9th Circuit: Unaccompanied immigrant children entitled to bail hearings

Unaccompanied minors in immigration detention are entitled to bail hearings in front of an immigration judge, a federal appeals court panel ruled unanimously Wednesday.

The Justice Department argued that a 2002 law transferring responsibility for unaccompanied immigrant minors to the Department of Health and Human Services and a 2008 law aimed at limiting human trafficking superseded a 1997 settlement under which the government agreed to provide such hearings.

However, the three-judge 9th Circuit Court of Appeals panel disagreed.

“Not a single word in either statute indicates that Congress intended to supersede, terminate, or take away any right enjoyed by unaccompanied minors at the time of the acts’ passage. Thus, we hold that the statutes have not terminated the Flores Settlement’s bond-hearing requirement for unaccompanied minors,” Judge Stephen Reinhardt wrote, joined by Judges Marsha Berzon and Wallace Tashima. Reinhardt is a President Jimmy Carter appointee. Berzon and Tashima were appointed by President Bill Clinton.

Government lawyers argued that meetings HHS officials hold with detained minors are sufficient to protect their interests. But immigration lawyers are not permitted at those sessions, and they lack many of the formal procedural safeguards of immigration court hearings.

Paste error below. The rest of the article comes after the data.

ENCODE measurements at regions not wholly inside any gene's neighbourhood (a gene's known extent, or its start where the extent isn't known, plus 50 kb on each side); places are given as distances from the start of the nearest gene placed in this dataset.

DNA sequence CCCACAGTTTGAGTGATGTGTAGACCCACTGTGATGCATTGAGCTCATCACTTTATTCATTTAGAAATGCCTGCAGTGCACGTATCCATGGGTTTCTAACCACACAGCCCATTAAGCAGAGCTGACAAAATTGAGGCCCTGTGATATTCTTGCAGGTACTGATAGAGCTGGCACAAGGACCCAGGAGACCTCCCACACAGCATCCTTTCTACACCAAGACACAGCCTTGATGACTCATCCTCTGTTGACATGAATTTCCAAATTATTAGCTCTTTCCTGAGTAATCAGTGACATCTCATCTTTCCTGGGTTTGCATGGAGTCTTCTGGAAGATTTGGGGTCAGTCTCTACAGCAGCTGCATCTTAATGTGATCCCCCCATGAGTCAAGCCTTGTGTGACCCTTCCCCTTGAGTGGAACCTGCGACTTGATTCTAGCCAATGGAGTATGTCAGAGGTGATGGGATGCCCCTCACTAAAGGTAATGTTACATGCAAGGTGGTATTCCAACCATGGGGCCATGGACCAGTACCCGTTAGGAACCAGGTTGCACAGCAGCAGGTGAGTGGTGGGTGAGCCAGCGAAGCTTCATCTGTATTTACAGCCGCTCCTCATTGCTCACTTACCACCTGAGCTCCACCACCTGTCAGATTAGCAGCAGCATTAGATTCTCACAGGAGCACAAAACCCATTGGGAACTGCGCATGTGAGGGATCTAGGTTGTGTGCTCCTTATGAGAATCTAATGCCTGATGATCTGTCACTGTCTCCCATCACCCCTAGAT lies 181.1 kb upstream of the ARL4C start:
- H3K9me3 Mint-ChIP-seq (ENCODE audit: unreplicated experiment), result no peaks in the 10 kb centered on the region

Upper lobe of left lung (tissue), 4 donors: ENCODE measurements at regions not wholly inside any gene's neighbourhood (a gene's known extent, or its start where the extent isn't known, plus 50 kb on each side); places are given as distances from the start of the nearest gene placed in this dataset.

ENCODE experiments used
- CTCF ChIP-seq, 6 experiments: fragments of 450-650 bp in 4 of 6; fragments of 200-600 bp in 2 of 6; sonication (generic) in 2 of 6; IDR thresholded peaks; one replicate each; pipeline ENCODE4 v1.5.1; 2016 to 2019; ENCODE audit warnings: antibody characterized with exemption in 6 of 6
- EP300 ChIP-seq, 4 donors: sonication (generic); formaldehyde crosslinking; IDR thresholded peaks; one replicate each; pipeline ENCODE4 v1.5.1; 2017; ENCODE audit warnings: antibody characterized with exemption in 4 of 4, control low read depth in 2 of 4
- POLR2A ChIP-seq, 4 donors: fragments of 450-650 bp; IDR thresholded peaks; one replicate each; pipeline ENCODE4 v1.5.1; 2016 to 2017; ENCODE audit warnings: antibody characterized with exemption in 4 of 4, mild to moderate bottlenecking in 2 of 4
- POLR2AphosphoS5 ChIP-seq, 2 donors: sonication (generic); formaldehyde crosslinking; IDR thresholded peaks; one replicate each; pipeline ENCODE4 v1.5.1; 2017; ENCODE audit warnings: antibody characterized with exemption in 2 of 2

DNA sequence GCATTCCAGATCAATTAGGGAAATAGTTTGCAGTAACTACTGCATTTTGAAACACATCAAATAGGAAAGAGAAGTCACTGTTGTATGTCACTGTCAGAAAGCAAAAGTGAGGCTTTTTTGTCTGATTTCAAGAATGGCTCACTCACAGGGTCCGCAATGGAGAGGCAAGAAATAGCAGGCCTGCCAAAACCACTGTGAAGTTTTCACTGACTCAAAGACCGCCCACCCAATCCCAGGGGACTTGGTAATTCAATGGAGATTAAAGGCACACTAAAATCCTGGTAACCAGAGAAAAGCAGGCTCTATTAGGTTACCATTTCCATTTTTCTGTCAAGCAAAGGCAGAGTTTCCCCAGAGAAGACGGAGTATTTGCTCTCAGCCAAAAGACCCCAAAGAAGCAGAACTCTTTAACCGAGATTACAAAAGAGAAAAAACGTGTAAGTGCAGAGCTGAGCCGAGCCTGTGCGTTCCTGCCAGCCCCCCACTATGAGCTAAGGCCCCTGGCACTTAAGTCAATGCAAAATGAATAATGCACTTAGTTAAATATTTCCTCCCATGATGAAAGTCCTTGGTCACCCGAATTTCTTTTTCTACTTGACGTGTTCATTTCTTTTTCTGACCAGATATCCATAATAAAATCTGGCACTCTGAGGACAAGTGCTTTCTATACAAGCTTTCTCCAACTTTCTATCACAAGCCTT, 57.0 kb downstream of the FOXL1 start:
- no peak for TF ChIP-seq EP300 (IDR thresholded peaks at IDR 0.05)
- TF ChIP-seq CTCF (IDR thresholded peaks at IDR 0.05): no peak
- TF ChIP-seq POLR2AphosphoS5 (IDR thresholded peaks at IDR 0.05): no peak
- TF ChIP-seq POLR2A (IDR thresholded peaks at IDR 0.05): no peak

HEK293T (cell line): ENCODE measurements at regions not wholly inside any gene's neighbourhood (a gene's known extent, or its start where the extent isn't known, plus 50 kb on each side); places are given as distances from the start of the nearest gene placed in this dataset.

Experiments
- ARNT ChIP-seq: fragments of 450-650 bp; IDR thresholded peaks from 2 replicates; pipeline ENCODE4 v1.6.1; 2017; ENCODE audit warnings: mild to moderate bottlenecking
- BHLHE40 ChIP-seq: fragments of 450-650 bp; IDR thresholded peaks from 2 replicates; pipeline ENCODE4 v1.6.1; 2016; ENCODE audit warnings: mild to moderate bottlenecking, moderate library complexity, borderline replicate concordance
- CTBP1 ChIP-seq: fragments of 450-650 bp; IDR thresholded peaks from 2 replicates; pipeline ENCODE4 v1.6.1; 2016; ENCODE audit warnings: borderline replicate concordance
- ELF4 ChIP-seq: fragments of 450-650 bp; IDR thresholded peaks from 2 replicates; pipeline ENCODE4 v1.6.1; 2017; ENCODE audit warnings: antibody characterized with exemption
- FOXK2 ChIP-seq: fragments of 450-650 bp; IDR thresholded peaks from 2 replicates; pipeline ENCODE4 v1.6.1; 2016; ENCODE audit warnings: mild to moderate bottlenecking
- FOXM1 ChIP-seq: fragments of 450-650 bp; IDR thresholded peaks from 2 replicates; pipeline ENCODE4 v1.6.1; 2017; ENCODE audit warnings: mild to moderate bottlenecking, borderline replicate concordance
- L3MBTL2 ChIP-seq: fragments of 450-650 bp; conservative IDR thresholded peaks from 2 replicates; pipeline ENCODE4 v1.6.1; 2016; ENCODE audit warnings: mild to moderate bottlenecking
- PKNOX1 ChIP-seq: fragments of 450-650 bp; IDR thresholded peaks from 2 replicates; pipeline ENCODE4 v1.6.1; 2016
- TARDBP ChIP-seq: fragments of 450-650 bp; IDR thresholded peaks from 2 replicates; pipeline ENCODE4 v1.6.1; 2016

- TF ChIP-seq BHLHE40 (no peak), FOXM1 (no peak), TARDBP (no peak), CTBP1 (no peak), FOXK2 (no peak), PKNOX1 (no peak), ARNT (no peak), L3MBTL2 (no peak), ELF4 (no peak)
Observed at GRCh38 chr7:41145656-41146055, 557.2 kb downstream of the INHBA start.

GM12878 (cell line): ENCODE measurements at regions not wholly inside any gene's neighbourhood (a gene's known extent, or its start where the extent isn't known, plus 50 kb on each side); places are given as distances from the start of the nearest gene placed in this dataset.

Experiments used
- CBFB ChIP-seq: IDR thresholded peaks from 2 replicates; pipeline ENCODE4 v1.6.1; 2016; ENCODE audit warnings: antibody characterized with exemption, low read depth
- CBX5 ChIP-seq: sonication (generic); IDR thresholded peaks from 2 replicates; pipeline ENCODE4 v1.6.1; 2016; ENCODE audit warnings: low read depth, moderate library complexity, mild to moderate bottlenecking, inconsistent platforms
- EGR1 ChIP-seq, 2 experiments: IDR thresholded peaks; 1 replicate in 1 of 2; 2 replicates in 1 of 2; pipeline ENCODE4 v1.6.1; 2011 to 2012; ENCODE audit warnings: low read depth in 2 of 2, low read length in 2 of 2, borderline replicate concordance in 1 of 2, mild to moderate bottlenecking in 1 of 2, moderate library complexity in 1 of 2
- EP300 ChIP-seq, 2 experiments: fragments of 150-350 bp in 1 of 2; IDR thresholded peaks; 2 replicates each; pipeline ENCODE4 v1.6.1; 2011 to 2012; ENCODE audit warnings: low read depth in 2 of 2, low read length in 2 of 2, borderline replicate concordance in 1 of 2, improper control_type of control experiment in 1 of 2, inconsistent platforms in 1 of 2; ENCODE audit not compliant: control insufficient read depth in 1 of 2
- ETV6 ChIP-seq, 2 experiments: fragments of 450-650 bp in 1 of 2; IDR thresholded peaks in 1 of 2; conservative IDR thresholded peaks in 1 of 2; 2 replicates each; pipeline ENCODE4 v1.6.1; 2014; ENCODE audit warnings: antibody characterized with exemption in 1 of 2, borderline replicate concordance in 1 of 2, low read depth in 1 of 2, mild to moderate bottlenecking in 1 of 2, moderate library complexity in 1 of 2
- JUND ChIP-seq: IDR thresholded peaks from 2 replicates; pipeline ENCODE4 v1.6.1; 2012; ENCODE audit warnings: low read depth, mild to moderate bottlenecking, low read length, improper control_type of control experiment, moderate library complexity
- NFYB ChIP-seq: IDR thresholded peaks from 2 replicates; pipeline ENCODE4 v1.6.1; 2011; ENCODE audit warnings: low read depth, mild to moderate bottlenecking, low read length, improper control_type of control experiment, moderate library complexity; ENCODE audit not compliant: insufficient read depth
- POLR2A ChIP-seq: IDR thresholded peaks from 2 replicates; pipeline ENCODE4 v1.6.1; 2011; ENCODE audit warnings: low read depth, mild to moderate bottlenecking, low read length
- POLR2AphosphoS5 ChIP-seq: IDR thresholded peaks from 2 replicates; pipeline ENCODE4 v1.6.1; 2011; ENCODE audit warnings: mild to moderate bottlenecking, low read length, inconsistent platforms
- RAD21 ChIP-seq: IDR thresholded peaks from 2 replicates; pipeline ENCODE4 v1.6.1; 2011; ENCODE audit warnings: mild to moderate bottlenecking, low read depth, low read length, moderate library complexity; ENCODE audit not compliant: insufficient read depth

The decision rejected an emergency appeal filed in February as one of the Justice Department’s first immigration-related actions under President Donald Trump, although the government took a similar stance under President Barack Obama.

At the government’s request, another 9th Circuit panel temporarily halted a lower-court judge’s order requiring the bond hearings for minors earlier this year. That stay was canceled Monday.

Justice Department spokeswoman Nicole Navas said government lawyers are mulling what to do next. Options include asking a larger set of 9th Circuit judges to take the case or seeking review by the Supreme Court.

“The Justice Department is reviewing the Court’s ruling and considering next steps in the litigation,” Navas said Wednesday.

The litigation that led to the settlement involving immigration detention of minors was filed in 1985 against then-Attorney General Edwin Meese. The agency responsible for such issues at the time, the Immigration and Naturalization Service, no longer exists. Most of its activities have been taken over by the Department of Homeland Security.

The 1997 consent decree required bond hearings for minors until final procedures were set on how to handle children accused of being in the U.S. illegally. Those regulations have never been issued.


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